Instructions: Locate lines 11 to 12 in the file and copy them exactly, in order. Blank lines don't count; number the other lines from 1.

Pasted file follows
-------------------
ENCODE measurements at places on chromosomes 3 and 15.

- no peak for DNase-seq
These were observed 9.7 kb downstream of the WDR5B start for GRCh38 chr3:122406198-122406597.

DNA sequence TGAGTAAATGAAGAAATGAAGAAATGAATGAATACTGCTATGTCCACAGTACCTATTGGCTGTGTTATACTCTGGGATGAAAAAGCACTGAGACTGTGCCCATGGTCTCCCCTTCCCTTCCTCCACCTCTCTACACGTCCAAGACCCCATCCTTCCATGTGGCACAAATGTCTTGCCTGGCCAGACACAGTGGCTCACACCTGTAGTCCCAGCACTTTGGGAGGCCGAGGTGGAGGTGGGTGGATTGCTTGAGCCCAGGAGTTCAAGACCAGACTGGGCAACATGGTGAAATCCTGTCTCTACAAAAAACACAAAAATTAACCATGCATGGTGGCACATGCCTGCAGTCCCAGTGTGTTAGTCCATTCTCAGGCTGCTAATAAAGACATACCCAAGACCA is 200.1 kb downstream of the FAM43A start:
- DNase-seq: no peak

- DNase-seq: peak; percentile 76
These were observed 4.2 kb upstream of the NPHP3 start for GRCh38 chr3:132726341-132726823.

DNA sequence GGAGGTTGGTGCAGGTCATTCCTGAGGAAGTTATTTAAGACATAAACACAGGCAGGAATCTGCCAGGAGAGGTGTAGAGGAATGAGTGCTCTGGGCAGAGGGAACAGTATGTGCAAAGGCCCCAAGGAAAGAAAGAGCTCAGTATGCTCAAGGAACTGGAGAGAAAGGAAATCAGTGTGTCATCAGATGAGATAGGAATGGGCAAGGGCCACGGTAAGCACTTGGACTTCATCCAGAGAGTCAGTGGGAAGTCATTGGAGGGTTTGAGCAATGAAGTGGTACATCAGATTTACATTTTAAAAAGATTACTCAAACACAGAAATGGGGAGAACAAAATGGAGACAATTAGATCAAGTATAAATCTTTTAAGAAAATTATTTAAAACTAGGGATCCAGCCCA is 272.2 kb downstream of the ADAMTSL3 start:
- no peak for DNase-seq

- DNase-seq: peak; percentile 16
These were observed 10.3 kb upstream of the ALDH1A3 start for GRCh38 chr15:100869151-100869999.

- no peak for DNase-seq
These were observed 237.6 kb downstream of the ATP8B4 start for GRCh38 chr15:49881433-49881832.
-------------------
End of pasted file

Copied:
These were observed 10.3 kb upstream of the ALDH1A3 start for GRCh38 chr15:100869151-100869999.

- no peak for DNase-seq